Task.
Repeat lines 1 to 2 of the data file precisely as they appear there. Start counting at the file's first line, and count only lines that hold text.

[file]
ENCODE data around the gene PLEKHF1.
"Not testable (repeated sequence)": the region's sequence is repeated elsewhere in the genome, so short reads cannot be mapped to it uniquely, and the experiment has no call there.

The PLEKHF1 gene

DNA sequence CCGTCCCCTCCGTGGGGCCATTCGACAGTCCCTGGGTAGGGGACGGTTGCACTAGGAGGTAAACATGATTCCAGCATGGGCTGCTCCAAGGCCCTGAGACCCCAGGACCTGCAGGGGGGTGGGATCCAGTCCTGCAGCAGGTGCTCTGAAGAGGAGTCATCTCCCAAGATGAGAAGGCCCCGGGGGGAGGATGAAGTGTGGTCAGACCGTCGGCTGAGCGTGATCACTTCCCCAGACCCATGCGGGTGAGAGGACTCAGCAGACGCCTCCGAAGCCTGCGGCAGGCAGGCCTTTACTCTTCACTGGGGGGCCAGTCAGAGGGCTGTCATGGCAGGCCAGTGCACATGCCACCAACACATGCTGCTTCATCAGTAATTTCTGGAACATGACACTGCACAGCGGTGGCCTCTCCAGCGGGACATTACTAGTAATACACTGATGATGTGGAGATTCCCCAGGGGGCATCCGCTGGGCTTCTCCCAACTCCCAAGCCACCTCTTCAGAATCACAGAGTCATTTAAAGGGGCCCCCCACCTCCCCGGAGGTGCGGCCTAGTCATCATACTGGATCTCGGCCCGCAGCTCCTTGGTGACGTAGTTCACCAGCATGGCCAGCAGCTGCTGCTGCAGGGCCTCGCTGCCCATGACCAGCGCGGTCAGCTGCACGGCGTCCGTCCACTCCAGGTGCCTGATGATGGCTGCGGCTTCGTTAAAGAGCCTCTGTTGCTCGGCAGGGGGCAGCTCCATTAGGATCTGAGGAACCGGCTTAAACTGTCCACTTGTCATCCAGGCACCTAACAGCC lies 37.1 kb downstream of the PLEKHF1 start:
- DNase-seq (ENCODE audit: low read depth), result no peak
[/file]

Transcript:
ENCODE data around the gene PLEKHF1.
"Not testable (repeated sequence)": the region's sequence is repeated elsewhere in the genome, so short reads cannot be mapped to it uniquely, and the experiment has no call there.